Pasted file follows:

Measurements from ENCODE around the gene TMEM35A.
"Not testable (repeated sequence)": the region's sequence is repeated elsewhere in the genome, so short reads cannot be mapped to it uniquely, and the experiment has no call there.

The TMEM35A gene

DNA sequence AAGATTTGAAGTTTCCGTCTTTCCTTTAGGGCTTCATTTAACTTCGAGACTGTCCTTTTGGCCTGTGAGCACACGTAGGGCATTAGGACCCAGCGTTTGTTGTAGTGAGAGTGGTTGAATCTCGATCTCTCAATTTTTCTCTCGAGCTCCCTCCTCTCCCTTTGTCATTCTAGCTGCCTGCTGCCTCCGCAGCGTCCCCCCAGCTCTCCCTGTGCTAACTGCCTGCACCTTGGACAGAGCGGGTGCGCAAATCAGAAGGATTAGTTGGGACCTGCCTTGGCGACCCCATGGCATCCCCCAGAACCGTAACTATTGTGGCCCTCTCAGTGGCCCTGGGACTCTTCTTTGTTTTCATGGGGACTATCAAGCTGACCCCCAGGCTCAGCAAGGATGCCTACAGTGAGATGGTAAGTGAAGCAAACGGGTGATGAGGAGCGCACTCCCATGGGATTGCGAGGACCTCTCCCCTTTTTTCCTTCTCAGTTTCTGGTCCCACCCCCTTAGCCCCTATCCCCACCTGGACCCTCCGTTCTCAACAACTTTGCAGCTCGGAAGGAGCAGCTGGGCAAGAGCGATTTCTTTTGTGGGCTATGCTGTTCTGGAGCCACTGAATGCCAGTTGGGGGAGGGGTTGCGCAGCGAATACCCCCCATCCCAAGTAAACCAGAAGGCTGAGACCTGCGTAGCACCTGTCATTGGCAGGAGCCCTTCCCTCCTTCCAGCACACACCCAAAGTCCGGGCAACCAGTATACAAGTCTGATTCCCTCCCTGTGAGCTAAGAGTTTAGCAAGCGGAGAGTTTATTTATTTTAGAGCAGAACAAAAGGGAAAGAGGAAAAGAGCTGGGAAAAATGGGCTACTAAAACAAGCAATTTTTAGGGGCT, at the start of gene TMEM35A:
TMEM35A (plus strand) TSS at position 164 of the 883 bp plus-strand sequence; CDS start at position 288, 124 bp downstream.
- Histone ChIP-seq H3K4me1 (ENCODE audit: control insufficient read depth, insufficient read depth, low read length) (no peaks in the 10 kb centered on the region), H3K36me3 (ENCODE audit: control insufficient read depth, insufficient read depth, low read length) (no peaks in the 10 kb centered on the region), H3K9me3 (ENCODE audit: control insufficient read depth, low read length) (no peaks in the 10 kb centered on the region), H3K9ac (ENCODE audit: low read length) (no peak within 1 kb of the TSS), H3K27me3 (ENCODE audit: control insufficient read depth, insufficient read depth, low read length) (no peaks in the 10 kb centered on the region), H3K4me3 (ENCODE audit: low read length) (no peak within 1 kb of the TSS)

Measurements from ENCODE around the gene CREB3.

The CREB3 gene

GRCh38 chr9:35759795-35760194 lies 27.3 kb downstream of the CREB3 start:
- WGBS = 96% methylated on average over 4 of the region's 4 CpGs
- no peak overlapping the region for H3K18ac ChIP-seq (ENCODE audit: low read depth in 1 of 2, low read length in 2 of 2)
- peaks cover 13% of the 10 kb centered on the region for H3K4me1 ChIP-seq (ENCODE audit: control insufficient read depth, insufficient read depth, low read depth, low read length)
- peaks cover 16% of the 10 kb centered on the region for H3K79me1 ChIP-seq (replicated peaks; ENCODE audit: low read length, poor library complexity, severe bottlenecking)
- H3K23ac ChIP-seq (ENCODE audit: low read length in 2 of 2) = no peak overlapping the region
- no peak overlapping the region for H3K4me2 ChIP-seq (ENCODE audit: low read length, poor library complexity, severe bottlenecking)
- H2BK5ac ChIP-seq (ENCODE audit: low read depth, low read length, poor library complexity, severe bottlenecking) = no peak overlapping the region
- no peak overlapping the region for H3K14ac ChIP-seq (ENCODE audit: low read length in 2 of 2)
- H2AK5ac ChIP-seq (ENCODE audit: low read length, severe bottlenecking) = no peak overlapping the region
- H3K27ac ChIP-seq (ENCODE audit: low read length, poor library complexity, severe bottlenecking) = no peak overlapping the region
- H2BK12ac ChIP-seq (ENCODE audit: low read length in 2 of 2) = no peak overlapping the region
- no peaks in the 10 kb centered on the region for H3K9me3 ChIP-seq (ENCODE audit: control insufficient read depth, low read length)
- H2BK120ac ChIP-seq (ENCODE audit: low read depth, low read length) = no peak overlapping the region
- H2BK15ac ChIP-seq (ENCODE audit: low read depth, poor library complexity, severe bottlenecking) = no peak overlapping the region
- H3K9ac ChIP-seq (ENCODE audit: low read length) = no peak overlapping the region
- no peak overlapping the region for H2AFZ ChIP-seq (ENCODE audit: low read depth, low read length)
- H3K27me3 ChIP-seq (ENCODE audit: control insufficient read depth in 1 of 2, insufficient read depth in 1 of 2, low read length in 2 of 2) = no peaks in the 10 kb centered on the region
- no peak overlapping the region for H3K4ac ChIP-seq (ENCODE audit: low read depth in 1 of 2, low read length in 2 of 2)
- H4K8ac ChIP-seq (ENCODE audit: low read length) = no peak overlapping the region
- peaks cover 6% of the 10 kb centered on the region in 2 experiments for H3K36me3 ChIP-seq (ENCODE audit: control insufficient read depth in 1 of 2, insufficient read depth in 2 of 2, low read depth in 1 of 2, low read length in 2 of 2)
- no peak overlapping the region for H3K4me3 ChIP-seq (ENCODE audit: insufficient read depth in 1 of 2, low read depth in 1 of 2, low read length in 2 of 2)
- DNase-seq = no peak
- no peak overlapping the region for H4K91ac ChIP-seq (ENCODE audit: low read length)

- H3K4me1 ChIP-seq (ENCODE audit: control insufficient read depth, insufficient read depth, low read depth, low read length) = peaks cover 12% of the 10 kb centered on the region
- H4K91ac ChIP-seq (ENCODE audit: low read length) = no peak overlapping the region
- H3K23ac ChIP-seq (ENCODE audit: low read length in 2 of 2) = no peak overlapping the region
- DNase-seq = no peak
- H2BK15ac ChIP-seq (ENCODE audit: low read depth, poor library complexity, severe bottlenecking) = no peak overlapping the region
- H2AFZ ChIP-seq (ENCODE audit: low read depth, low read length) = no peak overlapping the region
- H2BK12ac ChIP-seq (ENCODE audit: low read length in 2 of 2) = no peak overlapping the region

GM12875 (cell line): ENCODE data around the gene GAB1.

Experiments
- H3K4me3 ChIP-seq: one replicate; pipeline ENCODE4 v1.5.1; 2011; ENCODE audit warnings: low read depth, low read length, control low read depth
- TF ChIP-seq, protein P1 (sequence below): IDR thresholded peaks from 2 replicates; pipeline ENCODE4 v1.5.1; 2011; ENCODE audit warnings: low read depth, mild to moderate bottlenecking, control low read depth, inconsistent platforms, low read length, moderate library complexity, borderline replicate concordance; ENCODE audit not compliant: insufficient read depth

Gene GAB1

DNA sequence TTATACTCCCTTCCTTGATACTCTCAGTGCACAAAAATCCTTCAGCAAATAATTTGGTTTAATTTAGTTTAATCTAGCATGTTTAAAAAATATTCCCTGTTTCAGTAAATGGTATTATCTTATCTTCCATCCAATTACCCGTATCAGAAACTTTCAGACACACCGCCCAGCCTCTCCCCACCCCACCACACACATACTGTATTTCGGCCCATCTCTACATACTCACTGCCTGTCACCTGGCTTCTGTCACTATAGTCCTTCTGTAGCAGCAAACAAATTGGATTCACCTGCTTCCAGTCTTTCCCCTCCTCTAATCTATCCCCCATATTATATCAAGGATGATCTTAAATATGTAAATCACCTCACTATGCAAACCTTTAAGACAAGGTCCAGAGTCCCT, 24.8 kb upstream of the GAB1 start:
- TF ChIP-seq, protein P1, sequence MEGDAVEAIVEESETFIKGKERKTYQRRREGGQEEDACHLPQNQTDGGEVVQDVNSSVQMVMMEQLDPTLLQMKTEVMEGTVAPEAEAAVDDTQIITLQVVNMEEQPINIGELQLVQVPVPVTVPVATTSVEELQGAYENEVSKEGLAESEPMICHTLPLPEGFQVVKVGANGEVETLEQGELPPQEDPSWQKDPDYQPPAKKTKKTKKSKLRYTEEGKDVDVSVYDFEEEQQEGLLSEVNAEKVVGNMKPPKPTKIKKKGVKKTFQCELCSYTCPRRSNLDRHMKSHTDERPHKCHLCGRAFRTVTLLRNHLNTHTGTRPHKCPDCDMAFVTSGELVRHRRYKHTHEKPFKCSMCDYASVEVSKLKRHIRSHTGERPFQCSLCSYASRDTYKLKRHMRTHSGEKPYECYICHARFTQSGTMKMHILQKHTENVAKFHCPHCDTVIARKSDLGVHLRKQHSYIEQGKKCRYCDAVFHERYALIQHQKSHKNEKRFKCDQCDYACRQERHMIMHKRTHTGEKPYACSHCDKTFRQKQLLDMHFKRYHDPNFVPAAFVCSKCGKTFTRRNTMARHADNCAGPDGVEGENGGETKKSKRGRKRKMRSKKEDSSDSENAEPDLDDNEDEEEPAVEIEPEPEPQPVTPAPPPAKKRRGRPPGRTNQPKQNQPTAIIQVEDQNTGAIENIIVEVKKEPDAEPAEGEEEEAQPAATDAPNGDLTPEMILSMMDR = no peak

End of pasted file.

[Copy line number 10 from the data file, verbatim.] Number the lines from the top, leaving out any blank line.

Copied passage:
- WGBS = 96% methylated on average over 4 of the region's 4 CpGs